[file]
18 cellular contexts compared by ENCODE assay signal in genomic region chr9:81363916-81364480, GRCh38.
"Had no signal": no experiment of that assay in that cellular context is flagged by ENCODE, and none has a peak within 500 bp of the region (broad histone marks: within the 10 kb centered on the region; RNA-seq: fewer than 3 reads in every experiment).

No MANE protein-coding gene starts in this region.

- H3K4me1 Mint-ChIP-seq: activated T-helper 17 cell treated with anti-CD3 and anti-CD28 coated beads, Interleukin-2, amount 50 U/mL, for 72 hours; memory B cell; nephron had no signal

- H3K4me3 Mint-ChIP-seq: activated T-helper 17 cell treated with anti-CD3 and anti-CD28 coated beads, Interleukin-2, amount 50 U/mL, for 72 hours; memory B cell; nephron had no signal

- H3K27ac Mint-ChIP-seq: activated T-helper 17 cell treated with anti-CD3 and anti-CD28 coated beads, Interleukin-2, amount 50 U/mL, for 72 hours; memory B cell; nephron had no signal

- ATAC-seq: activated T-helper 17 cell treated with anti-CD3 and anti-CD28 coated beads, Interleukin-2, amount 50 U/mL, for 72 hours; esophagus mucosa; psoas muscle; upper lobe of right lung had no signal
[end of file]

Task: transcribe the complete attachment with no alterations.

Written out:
18 cellular contexts compared by ENCODE assay signal in genomic region chr9:81363916-81364480, GRCh38.
"Had no signal": no experiment of that assay in that cellular context is flagged by ENCODE, and none has a peak within 500 bp of the region (broad histone marks: within the 10 kb centered on the region; RNA-seq: fewer than 3 reads in every experiment).

No MANE protein-coding gene starts in this region.

- H3K4me1 Mint-ChIP-seq: activated T-helper 17 cell treated with anti-CD3 and anti-CD28 coated beads, Interleukin-2, amount 50 U/mL, for 72 hours; memory B cell; nephron had no signal

- H3K4me3 Mint-ChIP-seq: activated T-helper 17 cell treated with anti-CD3 and anti-CD28 coated beads, Interleukin-2, amount 50 U/mL, for 72 hours; memory B cell; nephron had no signal

- H3K27ac Mint-ChIP-seq: activated T-helper 17 cell treated with anti-CD3 and anti-CD28 coated beads, Interleukin-2, amount 50 U/mL, for 72 hours; memory B cell; nephron had no signal

- ATAC-seq: activated T-helper 17 cell treated with anti-CD3 and anti-CD28 coated beads, Interleukin-2, amount 50 U/mL, for 72 hours; esophagus mucosa; psoas muscle; upper lobe of right lung had no signal